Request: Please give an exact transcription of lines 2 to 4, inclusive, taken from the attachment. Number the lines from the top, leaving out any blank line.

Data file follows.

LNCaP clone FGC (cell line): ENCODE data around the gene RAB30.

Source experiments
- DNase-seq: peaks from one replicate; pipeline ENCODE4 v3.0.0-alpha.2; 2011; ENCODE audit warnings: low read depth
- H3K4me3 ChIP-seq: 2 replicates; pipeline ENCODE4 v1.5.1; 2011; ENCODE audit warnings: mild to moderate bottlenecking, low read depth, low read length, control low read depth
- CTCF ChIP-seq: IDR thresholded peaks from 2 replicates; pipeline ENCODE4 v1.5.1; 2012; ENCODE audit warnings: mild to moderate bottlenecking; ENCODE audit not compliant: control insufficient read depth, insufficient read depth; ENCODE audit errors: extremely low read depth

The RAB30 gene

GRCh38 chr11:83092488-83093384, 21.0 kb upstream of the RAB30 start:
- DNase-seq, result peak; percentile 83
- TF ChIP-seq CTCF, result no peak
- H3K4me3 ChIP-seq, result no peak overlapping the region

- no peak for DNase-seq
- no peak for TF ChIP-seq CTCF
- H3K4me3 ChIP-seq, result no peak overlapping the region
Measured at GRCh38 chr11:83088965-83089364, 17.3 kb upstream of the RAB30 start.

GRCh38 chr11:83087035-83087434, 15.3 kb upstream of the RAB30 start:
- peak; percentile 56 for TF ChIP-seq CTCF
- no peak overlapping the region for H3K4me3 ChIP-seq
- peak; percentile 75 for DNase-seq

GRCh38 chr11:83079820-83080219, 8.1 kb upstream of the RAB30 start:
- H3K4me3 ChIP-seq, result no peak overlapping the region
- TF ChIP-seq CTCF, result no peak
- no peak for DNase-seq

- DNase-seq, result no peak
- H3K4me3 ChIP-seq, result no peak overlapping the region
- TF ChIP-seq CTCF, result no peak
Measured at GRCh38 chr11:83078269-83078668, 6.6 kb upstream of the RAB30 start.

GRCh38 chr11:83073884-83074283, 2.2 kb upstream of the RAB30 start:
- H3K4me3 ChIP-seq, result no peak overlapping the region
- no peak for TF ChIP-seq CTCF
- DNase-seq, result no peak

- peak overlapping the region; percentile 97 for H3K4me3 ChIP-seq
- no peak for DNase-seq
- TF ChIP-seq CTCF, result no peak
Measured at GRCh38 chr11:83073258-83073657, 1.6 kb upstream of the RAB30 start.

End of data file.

Source experiments
- DNase-seq: peaks from one replicate; pipeline ENCODE4 v3.0.0-alpha.2; 2011; ENCODE audit warnings: low read depth
- H3K4me3 ChIP-seq: 2 replicates; pipeline ENCODE4 v1.5.1; 2011; ENCODE audit warnings: mild to moderate bottlenecking, low read depth, low read length, control low read depth